Did You Take Your 2020 RMD Too Soon?
As part of the CARES Act, the requirement for older taxpayers to take required minimum distributions (RMDs) from their retirement plans has been waived for 2020. This is primarily due to the drop in value for most investments as a result of the economic effects of COVID-19.
RMDs are required distributions from qualified retirement plans and are commonly associated with traditional IRAs, but they also apply to 401(k)s and SEP IRAs. The tax code does not allow taxpayers to indefinitely keep funds in their qualified retirement plans. Eventually, these assets must be distributed, and taxes must be paid on those distributions. If a retirement plan owner takes no distributions, or if the distributions are not large enough, then he or she may have to pay a 50% penalty on the amount that is not distributed.
RMDs historically have needed to begin in the year when the retirement plan owner became age 70½, but a late 2019 tax law change (the SECURE Act) upped the starting age to 72 for years after 2019. The first year’s distribution can be delayed to no later than April 1 of the subsequent year. However, delaying the first distribution means taking two distributions in the subsequent year.
The CARES Act RMD waiver applies to:
- The 2020 RMD for taxpayers who turned 70½ before 2020.
- The 2019 RMD for taxpayers who turned 70½ in 2019 and chose to defer their first distribution to 2020.
- The 2020 RMD for taxpayers who turned 72 in 2020.
- The RMDs for beneficiaries.
RMD Rollover: The 2020 waiver for RMDs was not announced until the CARES Act was passed on March 27, 2020. Normally, an RMD cannot be rolled over, but the CARES Act essentially changed 2020 RMDs into eligible rollover distributions, which can be rolled over within 60 days of being received. Some individuals subject to the RMD requirements had already taken their RMD before the CARES Act was enacted and did not have the opportunity to roll the RMD back into their retirement account if the 60-day rollover period had already expired.
That issue was alleviated by the declared disaster provisions extending the rollover period. Thus, any 60-day rollover period that ends on or after April 1, 2020, and before July 15, 2020, is extended through July 15, 2020. This means that if you took a distribution after the end of January, you can roll it back into the retirement plan and avoid being taxed on it in 2020, if you do so by July 15, 2020.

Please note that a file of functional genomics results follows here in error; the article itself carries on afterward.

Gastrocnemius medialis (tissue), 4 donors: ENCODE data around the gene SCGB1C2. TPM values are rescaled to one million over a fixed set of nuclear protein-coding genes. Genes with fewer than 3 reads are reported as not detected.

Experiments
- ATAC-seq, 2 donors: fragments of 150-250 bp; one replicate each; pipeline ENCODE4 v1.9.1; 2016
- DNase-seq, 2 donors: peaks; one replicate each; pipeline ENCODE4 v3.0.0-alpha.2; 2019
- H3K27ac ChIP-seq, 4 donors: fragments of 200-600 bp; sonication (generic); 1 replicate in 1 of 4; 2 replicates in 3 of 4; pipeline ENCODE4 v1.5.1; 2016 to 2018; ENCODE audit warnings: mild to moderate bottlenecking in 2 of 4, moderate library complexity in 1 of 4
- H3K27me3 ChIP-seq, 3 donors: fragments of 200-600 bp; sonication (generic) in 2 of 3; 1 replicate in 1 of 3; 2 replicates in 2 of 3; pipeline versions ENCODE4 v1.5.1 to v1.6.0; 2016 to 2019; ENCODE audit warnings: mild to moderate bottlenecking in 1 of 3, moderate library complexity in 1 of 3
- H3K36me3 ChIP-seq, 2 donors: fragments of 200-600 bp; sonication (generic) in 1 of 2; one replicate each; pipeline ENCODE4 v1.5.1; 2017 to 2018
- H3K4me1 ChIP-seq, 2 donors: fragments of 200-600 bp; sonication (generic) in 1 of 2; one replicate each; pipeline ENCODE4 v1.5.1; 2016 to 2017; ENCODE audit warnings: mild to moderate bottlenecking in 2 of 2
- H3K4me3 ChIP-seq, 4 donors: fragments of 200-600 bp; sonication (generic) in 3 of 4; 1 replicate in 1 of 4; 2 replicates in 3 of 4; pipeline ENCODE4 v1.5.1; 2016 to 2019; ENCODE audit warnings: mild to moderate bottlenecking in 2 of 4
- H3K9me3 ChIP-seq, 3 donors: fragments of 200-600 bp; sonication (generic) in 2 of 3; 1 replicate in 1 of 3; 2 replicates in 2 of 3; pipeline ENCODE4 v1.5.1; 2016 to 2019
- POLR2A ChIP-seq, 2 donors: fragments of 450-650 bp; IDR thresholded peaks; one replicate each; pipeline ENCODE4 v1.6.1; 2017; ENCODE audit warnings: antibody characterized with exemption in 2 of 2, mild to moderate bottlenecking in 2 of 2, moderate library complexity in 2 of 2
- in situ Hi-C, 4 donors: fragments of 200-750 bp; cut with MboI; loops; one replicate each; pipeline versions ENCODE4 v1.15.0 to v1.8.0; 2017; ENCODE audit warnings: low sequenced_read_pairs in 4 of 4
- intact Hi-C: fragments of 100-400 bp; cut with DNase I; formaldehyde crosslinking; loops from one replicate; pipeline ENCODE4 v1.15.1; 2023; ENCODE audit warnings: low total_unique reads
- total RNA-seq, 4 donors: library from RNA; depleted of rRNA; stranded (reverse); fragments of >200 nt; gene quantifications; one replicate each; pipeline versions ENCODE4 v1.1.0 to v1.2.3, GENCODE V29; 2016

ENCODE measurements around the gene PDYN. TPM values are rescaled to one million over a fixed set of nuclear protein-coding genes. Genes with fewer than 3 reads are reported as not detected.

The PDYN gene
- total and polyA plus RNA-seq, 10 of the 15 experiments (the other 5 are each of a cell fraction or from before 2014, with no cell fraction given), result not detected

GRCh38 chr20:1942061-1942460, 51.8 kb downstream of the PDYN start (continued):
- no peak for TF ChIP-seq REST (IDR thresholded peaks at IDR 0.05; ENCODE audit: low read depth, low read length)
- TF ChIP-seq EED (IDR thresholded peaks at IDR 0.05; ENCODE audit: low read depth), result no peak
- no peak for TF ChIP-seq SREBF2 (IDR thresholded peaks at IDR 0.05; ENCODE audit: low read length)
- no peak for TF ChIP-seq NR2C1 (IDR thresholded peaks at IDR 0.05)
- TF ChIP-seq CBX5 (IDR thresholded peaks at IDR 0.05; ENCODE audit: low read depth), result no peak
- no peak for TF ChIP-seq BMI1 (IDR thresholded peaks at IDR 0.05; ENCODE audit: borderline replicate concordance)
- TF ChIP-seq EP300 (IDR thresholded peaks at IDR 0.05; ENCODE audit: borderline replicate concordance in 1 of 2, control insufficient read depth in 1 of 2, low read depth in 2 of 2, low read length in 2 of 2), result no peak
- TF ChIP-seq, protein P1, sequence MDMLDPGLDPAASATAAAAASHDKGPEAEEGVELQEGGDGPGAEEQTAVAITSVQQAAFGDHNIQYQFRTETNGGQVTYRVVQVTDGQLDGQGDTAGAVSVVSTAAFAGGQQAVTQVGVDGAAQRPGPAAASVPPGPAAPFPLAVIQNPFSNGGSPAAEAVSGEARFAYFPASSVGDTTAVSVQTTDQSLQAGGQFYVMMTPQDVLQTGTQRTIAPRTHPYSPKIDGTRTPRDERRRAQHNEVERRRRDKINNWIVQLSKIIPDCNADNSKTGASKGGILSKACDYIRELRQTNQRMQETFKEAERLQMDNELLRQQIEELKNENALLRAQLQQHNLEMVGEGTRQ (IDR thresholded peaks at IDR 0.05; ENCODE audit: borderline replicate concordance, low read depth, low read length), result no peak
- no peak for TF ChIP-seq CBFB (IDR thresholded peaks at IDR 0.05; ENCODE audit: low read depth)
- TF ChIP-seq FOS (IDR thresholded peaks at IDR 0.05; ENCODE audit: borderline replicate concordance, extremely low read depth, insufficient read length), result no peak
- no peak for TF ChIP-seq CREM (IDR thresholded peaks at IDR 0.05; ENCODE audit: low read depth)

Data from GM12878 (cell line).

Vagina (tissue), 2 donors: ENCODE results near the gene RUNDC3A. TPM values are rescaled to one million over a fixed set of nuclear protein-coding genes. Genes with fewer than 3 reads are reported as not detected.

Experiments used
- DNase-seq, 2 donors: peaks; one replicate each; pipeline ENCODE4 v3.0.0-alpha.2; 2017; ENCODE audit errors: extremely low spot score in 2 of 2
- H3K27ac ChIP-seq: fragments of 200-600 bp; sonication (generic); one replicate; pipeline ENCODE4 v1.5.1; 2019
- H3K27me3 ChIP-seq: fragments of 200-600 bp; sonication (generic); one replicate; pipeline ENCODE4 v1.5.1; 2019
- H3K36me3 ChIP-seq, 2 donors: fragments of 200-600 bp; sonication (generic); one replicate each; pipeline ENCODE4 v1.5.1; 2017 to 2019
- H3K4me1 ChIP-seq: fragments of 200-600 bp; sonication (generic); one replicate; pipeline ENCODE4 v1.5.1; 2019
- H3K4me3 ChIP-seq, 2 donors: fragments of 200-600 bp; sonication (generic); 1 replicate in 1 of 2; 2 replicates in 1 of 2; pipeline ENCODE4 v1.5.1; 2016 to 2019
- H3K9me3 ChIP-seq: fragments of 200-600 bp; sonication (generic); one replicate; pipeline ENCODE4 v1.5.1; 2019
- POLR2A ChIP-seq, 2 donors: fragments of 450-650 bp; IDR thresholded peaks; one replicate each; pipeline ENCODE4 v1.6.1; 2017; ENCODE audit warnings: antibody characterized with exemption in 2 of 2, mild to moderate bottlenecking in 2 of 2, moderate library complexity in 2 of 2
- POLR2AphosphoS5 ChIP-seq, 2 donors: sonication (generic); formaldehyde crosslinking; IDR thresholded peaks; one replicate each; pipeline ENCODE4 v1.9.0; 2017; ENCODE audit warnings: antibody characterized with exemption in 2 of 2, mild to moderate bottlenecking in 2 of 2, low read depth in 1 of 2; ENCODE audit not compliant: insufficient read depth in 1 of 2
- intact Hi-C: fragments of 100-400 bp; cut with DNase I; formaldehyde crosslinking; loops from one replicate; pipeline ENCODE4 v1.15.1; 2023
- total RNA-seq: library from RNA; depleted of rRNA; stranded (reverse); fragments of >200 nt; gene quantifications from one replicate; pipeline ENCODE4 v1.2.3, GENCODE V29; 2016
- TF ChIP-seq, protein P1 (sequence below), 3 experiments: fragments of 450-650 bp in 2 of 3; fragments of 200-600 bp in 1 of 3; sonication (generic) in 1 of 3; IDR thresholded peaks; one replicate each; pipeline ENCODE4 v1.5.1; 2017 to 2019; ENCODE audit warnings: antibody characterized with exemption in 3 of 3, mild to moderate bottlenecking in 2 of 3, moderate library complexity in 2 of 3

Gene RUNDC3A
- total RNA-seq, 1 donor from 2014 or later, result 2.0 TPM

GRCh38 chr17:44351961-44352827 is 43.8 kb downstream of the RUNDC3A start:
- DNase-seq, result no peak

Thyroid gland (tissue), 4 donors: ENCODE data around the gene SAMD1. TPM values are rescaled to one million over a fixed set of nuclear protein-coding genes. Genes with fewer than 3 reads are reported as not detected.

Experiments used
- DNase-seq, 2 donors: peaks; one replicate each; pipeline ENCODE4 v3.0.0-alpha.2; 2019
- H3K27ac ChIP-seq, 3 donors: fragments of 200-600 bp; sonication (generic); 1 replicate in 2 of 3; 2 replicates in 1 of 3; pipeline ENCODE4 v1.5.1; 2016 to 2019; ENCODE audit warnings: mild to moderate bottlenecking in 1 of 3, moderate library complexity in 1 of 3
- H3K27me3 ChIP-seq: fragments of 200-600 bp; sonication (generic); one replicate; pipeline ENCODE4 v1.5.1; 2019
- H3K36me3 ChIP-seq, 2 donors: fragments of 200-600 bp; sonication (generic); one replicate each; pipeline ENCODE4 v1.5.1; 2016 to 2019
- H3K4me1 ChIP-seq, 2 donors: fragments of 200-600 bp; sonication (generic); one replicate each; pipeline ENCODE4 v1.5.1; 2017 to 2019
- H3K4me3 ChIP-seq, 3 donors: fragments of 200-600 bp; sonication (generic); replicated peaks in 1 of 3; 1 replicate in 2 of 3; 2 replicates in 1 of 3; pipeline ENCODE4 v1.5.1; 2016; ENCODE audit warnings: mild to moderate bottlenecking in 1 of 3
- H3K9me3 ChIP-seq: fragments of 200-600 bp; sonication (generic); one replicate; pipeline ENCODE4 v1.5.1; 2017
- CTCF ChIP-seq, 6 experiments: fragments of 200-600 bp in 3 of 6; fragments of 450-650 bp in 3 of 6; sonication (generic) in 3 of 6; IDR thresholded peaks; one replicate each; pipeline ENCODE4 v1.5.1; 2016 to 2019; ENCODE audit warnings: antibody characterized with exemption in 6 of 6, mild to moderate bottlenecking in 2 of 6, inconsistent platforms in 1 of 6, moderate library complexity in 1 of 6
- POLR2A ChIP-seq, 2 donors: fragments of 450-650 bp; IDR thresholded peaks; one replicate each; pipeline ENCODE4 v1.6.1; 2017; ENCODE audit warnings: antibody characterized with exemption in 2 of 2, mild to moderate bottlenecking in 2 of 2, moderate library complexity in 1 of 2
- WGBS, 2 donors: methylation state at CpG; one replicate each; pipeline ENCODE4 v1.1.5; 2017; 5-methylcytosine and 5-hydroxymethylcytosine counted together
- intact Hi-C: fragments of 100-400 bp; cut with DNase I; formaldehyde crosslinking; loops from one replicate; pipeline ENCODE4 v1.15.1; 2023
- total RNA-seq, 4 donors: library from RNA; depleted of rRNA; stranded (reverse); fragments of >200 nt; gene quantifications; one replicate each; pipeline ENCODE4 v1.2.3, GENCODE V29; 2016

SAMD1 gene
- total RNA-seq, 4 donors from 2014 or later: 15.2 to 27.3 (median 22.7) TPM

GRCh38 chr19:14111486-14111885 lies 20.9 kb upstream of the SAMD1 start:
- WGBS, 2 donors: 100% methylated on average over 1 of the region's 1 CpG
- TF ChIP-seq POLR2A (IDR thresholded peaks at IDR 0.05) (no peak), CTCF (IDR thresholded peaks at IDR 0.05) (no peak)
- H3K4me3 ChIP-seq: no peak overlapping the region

Be aware, however, that any part of the distribution from a traditional IRA or qualified retirement plan that you don’t roll over will be taxed. This means that if federal and/or state income tax was withheld from the distribution and you want to roll over the distribution, you will need to use funds other than those from the distribution in order to fully roll it over. Regrettably, the withholding can’t be refunded when you make the rollover. Instead, the withheld tax will be claimed as a credit on your 2020 return. In this case, your 2020 estimated tax installments and/or withholding on other income can be adjusted.
One other caveat: only one IRA-to-IRA rollover is allowed within any 12-month period, so if you have already made an IRA rollover – even for a different account – during the prior 12 months, then you will need to carefully time the IRA RMD rollover so that it occurs beyond that period but is still within the extended time limit. Trustee-to-trustee transfers don’t count as rollovers, so, for example, if you moved your IRA from one brokerage to another by having the account directly transferred, that action won’t count as a rollover.
Unfortunately, those who took their RMD in January do not benefit from the extension to July 15, 2020 (unless the IRS provides additional relief).
And, unless further relief is provided, the RMD requirements will resume in 2021. If you have questions or wonder what the pros and cons are related to a rollover, please give our office a call.